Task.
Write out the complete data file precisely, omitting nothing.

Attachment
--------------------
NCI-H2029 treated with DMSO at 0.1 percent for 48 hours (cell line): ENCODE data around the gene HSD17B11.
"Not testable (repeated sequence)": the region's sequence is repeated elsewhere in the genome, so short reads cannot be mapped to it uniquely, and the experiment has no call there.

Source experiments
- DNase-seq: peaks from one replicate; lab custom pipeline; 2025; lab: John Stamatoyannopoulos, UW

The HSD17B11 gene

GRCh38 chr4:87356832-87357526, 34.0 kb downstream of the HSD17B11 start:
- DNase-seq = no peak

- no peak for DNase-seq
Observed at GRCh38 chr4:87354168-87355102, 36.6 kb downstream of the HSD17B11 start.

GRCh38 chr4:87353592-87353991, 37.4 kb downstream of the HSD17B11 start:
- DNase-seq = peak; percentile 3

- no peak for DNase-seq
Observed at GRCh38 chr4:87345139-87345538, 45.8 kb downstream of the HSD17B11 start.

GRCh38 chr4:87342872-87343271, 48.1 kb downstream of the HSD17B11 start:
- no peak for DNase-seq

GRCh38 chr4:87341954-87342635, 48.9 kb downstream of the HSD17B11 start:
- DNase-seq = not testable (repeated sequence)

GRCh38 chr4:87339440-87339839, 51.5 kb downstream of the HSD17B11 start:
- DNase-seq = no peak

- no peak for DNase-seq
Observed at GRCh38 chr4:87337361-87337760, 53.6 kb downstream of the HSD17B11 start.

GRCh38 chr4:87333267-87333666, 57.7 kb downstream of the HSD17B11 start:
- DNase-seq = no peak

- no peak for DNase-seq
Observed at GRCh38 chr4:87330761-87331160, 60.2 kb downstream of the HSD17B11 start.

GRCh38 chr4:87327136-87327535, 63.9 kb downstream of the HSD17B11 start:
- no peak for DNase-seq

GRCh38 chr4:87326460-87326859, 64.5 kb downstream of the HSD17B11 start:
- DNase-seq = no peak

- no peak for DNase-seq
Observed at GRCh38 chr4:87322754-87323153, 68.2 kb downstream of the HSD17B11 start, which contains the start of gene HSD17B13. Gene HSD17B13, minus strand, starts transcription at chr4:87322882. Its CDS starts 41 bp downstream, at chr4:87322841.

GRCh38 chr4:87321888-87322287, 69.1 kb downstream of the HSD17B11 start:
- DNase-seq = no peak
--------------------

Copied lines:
NCI-H2029 treated with DMSO at 0.1 percent for 48 hours (cell line): ENCODE data around the gene HSD17B11.
"Not testable (repeated sequence)": the region's sequence is repeated elsewhere in the genome, so short reads cannot be mapped to it uniquely, and the experiment has no call there.

Source experiments
- DNase-seq: peaks from one replicate; lab custom pipeline; 2025; lab: John Stamatoyannopoulos, UW

The HSD17B11 gene

GRCh38 chr4:87356832-87357526, 34.0 kb downstream of the HSD17B11 start:
- DNase-seq = no peak

- no peak for DNase-seq
Observed at GRCh38 chr4:87354168-87355102, 36.6 kb downstream of the HSD17B11 start.

GRCh38 chr4:87353592-87353991, 37.4 kb downstream of the HSD17B11 start:
- DNase-seq = peak; percentile 3

- no peak for DNase-seq
Observed at GRCh38 chr4:87345139-87345538, 45.8 kb downstream of the HSD17B11 start.

GRCh38 chr4:87342872-87343271, 48.1 kb downstream of the HSD17B11 start:
- no peak for DNase-seq

GRCh38 chr4:87341954-87342635, 48.9 kb downstream of the HSD17B11 start:
- DNase-seq = not testable (repeated sequence)

GRCh38 chr4:87339440-87339839, 51.5 kb downstream of the HSD17B11 start:
- DNase-seq = no peak

- no peak for DNase-seq
Observed at GRCh38 chr4:87337361-87337760, 53.6 kb downstream of the HSD17B11 start.

GRCh38 chr4:87333267-87333666, 57.7 kb downstream of the HSD17B11 start:
- DNase-seq = no peak

- no peak for DNase-seq
Observed at GRCh38 chr4:87330761-87331160, 60.2 kb downstream of the HSD17B11 start.

GRCh38 chr4:87327136-87327535, 63.9 kb downstream of the HSD17B11 start:
- no peak for DNase-seq

GRCh38 chr4:87326460-87326859, 64.5 kb downstream of the HSD17B11 start:
- DNase-seq = no peak

- no peak for DNase-seq
Observed at GRCh38 chr4:87322754-87323153, 68.2 kb downstream of the HSD17B11 start, which contains the start of gene HSD17B13. Gene HSD17B13, minus strand, starts transcription at chr4:87322882. Its CDS starts 41 bp downstream, at chr4:87322841.

GRCh38 chr4:87321888-87322287, 69.1 kb downstream of the HSD17B11 start:
- DNase-seq = no peak